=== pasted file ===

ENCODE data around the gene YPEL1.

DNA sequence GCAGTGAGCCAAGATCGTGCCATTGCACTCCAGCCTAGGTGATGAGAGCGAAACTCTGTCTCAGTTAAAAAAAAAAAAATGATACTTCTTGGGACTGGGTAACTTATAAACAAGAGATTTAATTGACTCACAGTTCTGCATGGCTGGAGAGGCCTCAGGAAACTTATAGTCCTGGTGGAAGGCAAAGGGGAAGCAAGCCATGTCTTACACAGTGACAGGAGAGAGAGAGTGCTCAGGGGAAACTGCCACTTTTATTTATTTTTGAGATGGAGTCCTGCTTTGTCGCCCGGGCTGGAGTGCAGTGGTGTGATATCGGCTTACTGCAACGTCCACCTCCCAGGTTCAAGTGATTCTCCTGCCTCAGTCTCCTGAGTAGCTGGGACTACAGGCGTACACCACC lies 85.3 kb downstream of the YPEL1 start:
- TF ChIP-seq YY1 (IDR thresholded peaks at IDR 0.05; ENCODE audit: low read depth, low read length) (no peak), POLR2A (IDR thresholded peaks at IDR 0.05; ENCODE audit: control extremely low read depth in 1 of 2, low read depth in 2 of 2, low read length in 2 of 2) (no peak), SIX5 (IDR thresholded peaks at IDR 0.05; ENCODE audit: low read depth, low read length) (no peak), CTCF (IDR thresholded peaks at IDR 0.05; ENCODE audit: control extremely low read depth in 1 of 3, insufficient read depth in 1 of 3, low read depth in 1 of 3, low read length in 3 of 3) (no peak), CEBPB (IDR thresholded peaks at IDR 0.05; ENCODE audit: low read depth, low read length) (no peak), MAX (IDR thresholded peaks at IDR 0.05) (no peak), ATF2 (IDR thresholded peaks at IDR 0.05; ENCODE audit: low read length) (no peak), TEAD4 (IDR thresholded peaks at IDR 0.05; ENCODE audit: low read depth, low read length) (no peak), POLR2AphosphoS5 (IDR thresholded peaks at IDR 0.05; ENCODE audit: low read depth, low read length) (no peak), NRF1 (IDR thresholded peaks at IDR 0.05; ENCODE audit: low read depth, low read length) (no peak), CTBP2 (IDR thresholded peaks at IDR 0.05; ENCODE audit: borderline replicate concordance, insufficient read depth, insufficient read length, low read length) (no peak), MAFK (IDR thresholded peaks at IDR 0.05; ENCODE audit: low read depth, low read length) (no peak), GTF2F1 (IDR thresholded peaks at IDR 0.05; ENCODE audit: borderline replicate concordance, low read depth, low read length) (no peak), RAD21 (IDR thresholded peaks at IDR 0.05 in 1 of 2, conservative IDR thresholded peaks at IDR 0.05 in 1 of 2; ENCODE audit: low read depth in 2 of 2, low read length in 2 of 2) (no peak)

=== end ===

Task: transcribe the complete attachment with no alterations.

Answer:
ENCODE data around the gene YPEL1.

DNA sequence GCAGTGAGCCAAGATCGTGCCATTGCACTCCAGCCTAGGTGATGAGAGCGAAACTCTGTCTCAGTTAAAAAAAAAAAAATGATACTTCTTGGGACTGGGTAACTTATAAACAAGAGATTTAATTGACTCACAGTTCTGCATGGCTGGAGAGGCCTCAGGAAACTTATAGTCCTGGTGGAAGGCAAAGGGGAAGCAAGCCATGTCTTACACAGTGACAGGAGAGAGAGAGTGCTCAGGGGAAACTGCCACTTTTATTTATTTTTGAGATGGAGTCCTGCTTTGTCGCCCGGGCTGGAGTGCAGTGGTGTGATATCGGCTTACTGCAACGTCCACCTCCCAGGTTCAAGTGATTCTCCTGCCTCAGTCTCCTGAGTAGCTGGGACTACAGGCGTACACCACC lies 85.3 kb downstream of the YPEL1 start:
- TF ChIP-seq YY1 (IDR thresholded peaks at IDR 0.05; ENCODE audit: low read depth, low read length) (no peak), POLR2A (IDR thresholded peaks at IDR 0.05; ENCODE audit: control extremely low read depth in 1 of 2, low read depth in 2 of 2, low read length in 2 of 2) (no peak), SIX5 (IDR thresholded peaks at IDR 0.05; ENCODE audit: low read depth, low read length) (no peak), CTCF (IDR thresholded peaks at IDR 0.05; ENCODE audit: control extremely low read depth in 1 of 3, insufficient read depth in 1 of 3, low read depth in 1 of 3, low read length in 3 of 3) (no peak), CEBPB (IDR thresholded peaks at IDR 0.05; ENCODE audit: low read depth, low read length) (no peak), MAX (IDR thresholded peaks at IDR 0.05) (no peak), ATF2 (IDR thresholded peaks at IDR 0.05; ENCODE audit: low read length) (no peak), TEAD4 (IDR thresholded peaks at IDR 0.05; ENCODE audit: low read depth, low read length) (no peak), POLR2AphosphoS5 (IDR thresholded peaks at IDR 0.05; ENCODE audit: low read depth, low read length) (no peak), NRF1 (IDR thresholded peaks at IDR 0.05; ENCODE audit: low read depth, low read length) (no peak), CTBP2 (IDR thresholded peaks at IDR 0.05; ENCODE audit: borderline replicate concordance, insufficient read depth, insufficient read length, low read length) (no peak), MAFK (IDR thresholded peaks at IDR 0.05; ENCODE audit: low read depth, low read length) (no peak), GTF2F1 (IDR thresholded peaks at IDR 0.05; ENCODE audit: borderline replicate concordance, low read depth, low read length) (no peak), RAD21 (IDR thresholded peaks at IDR 0.05 in 1 of 2, conservative IDR thresholded peaks at IDR 0.05 in 1 of 2; ENCODE audit: low read depth in 2 of 2, low read length in 2 of 2) (no peak)